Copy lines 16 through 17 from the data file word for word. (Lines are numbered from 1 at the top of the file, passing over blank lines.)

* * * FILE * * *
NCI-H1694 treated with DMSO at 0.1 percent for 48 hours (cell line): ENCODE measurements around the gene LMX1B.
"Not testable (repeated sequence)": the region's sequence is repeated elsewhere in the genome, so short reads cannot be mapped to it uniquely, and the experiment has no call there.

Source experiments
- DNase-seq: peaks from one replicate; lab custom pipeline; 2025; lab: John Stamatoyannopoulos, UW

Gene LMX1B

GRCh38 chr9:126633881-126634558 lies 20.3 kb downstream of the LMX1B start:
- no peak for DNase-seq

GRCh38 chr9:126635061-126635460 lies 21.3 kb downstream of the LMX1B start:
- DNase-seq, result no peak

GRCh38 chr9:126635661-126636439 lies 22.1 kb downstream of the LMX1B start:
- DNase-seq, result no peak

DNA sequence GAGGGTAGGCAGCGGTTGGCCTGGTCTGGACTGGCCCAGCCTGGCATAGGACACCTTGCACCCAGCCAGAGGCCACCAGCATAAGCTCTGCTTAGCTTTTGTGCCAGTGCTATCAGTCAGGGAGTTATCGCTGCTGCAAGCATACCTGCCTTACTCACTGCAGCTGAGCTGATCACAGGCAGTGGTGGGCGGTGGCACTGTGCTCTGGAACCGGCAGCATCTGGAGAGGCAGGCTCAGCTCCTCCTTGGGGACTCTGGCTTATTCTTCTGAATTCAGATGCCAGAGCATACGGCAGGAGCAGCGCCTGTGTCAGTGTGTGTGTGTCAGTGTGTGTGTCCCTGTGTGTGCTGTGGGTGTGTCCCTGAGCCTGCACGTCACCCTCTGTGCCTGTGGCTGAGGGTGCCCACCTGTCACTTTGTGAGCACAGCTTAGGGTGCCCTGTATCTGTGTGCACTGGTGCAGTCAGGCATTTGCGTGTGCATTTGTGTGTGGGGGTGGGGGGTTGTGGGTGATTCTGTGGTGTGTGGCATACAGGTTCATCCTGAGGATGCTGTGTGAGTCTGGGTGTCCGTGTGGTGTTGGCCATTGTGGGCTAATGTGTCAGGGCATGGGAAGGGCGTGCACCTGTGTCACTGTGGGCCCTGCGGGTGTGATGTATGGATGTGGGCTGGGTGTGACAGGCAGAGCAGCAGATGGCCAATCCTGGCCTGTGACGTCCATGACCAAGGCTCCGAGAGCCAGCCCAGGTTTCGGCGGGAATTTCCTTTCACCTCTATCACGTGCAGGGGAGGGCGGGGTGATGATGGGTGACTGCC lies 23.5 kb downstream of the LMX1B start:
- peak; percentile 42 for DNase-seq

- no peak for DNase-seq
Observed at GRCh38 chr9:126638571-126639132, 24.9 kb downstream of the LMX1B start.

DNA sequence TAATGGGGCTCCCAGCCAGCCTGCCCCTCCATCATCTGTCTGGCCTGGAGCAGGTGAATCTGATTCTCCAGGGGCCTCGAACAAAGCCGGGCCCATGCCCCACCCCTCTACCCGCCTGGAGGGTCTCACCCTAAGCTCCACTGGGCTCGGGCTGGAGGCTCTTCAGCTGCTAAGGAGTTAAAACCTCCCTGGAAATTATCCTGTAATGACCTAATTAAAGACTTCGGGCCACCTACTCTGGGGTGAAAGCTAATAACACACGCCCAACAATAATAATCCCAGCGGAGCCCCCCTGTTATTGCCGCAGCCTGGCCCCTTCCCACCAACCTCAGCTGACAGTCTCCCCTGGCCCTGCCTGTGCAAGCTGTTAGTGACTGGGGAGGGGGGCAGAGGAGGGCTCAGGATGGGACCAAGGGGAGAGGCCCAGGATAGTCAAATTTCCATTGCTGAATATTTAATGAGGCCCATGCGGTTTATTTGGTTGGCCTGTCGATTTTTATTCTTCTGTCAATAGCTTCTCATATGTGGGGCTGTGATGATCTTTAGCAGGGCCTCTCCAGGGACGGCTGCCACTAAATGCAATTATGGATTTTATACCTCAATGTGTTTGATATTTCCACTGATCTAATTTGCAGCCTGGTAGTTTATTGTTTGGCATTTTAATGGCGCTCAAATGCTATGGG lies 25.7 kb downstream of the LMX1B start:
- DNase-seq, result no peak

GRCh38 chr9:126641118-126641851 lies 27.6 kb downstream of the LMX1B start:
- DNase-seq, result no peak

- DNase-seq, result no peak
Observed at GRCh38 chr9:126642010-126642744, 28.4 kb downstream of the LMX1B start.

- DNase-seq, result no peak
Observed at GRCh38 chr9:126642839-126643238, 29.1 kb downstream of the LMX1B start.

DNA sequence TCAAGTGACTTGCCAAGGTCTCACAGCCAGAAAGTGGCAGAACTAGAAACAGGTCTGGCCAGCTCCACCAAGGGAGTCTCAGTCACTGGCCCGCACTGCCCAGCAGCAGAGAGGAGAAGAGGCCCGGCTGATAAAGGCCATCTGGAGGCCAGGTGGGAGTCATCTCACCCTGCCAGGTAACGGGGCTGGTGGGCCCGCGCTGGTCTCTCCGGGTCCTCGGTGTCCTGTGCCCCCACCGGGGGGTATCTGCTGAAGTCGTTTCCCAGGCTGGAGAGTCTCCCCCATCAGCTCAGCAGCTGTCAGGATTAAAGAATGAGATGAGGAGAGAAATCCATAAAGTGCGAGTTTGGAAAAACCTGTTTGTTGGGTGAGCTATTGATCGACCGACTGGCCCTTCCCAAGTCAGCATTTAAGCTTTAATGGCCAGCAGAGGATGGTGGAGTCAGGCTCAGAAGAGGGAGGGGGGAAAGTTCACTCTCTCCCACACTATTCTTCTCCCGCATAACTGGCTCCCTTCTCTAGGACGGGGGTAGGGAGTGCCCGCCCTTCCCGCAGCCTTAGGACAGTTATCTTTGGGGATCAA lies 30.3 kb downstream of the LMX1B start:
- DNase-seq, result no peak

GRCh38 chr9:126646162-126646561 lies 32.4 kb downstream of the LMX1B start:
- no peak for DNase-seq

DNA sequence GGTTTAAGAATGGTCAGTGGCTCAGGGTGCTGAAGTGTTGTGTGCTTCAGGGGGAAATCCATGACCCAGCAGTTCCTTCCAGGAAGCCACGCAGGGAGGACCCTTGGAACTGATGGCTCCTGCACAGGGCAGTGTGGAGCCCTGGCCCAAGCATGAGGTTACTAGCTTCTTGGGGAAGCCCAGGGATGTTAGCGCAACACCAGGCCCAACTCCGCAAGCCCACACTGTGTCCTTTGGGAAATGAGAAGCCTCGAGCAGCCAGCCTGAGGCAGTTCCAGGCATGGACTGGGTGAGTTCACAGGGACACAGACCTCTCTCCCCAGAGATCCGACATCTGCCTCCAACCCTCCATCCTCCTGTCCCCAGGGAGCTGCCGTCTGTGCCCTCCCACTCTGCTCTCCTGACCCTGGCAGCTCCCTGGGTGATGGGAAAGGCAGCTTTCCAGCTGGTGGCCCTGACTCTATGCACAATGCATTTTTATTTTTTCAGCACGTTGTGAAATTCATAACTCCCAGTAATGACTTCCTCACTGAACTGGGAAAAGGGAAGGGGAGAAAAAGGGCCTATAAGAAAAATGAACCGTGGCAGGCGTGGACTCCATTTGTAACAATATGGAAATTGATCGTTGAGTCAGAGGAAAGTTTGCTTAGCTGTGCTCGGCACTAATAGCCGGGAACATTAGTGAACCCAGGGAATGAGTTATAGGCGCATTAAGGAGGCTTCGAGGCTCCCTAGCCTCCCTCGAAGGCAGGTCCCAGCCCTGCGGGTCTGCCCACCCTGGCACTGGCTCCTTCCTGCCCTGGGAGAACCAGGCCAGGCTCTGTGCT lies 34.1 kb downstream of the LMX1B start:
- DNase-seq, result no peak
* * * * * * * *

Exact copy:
DNA sequence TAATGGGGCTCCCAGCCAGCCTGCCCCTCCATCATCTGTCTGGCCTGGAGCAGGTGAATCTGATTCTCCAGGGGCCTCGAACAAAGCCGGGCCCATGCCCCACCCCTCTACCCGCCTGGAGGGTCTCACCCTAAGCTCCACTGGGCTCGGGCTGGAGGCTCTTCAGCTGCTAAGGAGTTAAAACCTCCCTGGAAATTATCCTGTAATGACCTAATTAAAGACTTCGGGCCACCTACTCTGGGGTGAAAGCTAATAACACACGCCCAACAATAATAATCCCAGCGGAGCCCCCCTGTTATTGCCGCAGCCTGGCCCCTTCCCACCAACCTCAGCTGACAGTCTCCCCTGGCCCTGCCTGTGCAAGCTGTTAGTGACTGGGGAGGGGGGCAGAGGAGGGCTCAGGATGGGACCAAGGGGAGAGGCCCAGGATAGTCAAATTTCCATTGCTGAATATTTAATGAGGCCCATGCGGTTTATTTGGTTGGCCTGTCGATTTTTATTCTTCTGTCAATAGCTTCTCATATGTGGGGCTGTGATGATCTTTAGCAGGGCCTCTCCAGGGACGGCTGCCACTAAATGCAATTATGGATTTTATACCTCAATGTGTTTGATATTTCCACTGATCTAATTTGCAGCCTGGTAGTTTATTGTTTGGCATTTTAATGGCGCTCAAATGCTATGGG lies 25.7 kb downstream of the LMX1B start:
- DNase-seq, result no peak